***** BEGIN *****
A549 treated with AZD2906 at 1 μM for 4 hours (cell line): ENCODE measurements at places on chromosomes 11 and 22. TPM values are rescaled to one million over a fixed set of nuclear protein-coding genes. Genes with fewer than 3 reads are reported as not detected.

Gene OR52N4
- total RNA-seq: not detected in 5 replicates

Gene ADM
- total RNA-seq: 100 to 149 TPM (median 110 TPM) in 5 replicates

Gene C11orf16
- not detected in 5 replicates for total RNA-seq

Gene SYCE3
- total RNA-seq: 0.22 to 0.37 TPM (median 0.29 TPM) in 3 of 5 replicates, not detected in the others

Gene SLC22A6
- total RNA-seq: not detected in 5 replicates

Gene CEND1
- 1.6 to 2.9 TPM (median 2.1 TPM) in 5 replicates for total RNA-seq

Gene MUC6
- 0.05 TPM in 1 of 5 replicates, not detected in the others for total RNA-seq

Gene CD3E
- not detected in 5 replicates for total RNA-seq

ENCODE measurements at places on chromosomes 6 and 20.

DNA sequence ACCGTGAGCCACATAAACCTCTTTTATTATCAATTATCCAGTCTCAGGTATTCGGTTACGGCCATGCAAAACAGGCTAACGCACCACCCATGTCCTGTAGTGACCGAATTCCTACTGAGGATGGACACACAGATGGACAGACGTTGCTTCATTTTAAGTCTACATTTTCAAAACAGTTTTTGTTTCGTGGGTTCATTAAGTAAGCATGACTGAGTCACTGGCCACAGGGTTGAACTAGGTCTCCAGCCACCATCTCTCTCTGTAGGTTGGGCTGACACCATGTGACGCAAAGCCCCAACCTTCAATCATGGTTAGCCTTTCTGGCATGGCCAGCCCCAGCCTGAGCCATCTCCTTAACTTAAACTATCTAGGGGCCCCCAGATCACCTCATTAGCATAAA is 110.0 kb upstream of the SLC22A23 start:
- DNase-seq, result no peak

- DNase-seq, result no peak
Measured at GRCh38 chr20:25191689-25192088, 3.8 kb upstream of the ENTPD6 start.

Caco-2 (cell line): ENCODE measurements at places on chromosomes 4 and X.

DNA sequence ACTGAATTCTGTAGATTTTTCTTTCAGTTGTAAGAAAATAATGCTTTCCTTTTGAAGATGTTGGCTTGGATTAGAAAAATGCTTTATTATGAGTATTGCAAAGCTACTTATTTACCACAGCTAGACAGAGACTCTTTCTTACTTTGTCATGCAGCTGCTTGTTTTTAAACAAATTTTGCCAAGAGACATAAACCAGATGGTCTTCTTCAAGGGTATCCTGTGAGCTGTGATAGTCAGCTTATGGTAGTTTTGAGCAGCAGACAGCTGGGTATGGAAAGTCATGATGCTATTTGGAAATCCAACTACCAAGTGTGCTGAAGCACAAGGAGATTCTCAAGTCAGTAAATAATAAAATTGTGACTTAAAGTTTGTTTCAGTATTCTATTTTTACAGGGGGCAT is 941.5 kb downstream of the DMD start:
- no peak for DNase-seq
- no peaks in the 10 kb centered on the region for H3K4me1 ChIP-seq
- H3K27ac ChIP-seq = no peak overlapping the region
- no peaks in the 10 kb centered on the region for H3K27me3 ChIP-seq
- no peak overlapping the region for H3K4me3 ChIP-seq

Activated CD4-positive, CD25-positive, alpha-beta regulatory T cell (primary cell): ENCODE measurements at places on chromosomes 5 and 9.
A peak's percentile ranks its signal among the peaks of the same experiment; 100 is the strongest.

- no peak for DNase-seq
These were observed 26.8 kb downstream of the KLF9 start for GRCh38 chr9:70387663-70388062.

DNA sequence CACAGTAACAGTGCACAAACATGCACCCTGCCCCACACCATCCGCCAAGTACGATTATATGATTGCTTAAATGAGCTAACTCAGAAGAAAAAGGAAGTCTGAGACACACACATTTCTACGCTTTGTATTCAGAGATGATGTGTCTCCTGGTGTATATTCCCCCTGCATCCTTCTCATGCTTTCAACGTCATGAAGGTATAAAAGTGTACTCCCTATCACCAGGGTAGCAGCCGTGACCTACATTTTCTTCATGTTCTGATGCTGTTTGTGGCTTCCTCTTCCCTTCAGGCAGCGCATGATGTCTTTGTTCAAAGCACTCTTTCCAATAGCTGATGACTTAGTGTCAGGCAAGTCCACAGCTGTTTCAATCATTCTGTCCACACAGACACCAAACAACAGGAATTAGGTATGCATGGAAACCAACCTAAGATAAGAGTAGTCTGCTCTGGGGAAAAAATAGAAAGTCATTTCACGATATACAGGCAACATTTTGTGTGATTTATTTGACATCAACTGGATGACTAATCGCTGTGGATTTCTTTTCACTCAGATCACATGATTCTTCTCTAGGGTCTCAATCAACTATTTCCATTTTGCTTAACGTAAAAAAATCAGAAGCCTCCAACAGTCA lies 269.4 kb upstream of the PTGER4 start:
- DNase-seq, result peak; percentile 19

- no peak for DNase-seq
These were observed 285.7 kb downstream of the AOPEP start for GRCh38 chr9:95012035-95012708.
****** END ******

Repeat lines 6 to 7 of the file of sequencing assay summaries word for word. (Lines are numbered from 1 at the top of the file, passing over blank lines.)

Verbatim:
Gene C11orf16
- not detected in 5 replicates for total RNA-seq